Some news that acknowledges that the internet is not death to libraries as we know it!

Good Circulation by Eric Moskovitz, Boston Globe, July 29, 2007.

Library directors remember the talk, not long ago, of technology rendering libraries obsolete. But statistics show that the opposite has occurred.

Over the past decade, library circulation has climbed, driven partly by demand for audiovisual materials and enabled by the Internet, which has allowed patrons to easily scan catalogs from home and request interlibrary loans with a few mouse clicks.

Lots of good stuff about Interlibrary Loan in this article, a service I provide at my academic library where I work and use often at my public library through the Minuteman Library Network. There’s also a place to leave comments about your public library, so if you have something good to say, get to it!

One thought on “Finally!

  1. In related news Mary Carmen Chimato waxes eloquently about research indicating increased usage of Interlibrary Loan in This Just In: ILL is Important!.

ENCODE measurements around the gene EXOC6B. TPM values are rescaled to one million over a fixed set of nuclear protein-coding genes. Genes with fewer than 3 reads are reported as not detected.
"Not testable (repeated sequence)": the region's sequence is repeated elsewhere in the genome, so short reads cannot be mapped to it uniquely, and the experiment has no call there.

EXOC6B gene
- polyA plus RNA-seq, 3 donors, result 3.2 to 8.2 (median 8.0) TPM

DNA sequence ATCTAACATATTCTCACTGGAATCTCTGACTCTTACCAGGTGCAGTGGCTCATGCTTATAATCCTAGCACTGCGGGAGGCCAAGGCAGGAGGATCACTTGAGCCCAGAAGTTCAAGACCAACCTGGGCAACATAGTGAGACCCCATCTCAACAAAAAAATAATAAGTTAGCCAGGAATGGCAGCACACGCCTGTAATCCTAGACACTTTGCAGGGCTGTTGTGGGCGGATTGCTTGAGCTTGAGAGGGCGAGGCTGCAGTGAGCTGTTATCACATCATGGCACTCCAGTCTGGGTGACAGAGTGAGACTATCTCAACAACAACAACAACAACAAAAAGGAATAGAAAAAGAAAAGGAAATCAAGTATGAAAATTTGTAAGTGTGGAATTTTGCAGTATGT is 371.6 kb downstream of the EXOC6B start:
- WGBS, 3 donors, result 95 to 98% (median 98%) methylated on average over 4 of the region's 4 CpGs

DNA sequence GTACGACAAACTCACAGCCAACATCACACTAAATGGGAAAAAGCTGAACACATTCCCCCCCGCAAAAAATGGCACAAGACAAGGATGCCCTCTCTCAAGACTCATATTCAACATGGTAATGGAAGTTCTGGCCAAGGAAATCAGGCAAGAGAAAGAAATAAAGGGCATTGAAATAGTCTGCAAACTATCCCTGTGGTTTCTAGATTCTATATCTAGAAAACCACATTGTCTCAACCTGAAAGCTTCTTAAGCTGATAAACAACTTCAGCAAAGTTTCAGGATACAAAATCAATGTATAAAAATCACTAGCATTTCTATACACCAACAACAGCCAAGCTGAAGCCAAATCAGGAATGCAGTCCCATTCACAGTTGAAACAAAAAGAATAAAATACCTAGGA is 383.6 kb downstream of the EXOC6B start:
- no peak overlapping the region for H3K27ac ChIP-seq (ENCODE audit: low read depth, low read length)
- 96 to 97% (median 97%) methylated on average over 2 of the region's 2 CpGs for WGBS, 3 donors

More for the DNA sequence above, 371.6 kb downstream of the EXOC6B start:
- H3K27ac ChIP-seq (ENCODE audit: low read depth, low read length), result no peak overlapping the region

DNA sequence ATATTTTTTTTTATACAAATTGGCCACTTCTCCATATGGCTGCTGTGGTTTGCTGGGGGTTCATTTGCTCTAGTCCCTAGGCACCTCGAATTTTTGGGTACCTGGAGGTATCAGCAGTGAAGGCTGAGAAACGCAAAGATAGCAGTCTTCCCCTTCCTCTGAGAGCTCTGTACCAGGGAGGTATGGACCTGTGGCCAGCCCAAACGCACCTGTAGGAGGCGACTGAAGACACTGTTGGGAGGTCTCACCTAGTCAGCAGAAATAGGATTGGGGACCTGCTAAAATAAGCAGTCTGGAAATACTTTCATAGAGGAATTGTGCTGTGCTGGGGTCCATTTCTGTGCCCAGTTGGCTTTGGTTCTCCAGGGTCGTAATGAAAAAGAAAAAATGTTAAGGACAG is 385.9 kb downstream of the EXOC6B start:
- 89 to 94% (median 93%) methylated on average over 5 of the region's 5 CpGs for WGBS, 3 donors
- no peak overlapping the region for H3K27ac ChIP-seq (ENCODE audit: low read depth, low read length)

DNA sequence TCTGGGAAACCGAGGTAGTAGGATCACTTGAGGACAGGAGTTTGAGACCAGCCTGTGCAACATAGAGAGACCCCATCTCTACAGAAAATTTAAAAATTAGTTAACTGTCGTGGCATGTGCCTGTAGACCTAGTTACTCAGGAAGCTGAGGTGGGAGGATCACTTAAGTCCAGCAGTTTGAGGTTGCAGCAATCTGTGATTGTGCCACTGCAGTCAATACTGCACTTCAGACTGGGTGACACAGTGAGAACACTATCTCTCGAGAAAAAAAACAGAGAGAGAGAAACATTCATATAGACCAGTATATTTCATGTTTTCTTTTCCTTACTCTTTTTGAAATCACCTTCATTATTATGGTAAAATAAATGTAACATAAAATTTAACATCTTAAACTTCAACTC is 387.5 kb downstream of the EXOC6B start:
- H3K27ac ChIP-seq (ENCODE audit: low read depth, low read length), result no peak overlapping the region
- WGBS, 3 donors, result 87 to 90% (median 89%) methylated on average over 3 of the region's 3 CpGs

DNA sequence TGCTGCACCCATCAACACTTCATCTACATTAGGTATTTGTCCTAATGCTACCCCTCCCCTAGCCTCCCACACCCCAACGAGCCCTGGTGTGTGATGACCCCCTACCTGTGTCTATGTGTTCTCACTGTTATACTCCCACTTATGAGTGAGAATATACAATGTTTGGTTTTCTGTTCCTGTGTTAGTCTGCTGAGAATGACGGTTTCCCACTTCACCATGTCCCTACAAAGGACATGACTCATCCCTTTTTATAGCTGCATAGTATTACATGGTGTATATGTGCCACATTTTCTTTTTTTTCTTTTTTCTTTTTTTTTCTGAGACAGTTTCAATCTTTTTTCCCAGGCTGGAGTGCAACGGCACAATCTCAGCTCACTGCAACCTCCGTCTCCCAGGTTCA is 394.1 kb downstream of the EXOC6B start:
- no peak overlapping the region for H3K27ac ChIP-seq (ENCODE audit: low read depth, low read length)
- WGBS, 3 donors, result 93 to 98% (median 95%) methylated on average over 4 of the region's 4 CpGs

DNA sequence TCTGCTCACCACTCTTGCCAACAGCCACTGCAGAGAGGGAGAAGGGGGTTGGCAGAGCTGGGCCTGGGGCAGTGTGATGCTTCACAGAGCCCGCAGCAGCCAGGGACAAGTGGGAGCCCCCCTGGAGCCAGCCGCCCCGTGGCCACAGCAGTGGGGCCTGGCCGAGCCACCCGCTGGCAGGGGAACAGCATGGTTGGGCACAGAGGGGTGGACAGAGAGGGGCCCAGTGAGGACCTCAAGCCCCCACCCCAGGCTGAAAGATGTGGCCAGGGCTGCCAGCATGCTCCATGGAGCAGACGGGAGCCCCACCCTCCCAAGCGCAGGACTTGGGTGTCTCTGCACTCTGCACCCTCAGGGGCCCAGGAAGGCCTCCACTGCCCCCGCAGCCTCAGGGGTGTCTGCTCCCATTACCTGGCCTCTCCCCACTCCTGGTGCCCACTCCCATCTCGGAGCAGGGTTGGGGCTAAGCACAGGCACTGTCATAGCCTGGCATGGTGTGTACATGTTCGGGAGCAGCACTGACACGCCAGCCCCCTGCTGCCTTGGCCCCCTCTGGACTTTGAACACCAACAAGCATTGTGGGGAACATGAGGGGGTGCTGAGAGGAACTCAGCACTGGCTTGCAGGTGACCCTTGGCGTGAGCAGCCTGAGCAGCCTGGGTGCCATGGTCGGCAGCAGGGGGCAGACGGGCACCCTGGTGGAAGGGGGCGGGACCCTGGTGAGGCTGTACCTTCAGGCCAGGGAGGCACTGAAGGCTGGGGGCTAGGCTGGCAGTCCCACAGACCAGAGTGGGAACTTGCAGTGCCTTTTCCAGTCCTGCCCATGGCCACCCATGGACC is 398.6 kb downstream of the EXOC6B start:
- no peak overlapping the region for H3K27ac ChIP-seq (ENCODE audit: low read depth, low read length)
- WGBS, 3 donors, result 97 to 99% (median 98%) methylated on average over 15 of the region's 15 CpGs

I could wax on and on about ILL for hours, but the bottomline of this paper is that ILL activity is increasing and the trend will probably continue. Now why do I find this significant and important? I have worked for several libraries where the administration really wanted and expected ILL to generate revenue or at the very least cost-recovery. I never agreed with this idea. Partly because the libraries I worked at were typically net lenders and did very little borrowing so there was never an even equation. Most of the lending was with libraries and institutions that we had reciprocal agreements with so we rarely charged for the service. I always felt that expecting a profit sort of flew in the face of the spirit of the service. It really isn’t about making money. It’s about providing the patron with the resource and providing that resource as quickly as possible.


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